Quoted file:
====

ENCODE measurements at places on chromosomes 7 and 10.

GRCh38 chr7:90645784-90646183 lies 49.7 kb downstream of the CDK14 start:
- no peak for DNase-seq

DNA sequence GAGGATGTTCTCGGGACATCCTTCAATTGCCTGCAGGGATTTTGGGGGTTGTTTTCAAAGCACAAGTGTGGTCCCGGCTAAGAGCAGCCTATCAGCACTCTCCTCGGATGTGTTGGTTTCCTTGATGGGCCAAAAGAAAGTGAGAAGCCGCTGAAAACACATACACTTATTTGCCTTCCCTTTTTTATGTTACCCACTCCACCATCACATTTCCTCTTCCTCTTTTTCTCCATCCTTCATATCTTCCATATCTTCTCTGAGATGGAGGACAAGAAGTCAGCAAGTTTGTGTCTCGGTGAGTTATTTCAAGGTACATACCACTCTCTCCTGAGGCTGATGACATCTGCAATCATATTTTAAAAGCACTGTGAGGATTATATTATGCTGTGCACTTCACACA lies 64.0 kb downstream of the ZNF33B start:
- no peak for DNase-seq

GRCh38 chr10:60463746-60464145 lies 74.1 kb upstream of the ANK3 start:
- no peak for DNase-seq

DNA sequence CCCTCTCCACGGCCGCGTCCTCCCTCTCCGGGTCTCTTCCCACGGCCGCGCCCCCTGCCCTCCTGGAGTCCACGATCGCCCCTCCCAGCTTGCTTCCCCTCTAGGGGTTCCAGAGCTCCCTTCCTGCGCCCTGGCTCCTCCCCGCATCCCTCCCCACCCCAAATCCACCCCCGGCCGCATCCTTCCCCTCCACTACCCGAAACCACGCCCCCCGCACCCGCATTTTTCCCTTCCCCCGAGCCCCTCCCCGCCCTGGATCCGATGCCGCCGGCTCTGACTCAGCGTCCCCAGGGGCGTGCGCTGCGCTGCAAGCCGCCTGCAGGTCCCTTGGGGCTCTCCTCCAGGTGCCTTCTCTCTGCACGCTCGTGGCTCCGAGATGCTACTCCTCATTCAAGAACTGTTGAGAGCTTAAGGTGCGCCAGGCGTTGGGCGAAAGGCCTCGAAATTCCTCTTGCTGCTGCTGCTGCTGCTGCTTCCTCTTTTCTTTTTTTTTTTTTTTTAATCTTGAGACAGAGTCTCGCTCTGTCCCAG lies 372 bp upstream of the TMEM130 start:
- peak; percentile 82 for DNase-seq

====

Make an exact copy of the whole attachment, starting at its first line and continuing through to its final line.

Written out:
ENCODE measurements at places on chromosomes 7 and 10.

GRCh38 chr7:90645784-90646183 lies 49.7 kb downstream of the CDK14 start:
- no peak for DNase-seq

DNA sequence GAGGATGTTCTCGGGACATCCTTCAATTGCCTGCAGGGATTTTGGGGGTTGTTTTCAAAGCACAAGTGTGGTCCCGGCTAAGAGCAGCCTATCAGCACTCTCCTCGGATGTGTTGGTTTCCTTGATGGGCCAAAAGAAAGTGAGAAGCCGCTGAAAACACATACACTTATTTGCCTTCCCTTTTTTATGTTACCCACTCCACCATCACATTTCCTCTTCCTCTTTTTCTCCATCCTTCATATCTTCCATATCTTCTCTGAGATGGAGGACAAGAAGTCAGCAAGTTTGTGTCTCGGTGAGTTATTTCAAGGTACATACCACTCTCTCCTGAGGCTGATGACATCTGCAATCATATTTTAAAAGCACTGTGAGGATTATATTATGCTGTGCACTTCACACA lies 64.0 kb downstream of the ZNF33B start:
- no peak for DNase-seq

GRCh38 chr10:60463746-60464145 lies 74.1 kb upstream of the ANK3 start:
- no peak for DNase-seq

DNA sequence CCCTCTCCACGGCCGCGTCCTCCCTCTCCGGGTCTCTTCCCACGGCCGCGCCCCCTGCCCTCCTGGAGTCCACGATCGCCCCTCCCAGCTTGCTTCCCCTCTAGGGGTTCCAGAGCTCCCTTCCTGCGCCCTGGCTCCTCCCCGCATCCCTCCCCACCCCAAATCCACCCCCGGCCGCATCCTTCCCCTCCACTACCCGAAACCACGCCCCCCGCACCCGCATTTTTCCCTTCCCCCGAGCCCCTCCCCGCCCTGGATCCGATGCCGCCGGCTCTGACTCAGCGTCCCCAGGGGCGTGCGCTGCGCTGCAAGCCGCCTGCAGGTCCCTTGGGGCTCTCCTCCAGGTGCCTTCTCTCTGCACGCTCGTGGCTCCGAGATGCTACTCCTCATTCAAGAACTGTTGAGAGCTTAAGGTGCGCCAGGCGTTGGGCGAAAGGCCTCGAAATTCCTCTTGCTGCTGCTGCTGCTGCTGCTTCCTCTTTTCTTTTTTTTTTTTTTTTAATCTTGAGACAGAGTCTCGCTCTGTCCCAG lies 372 bp upstream of the TMEM130 start:
- peak; percentile 82 for DNase-seq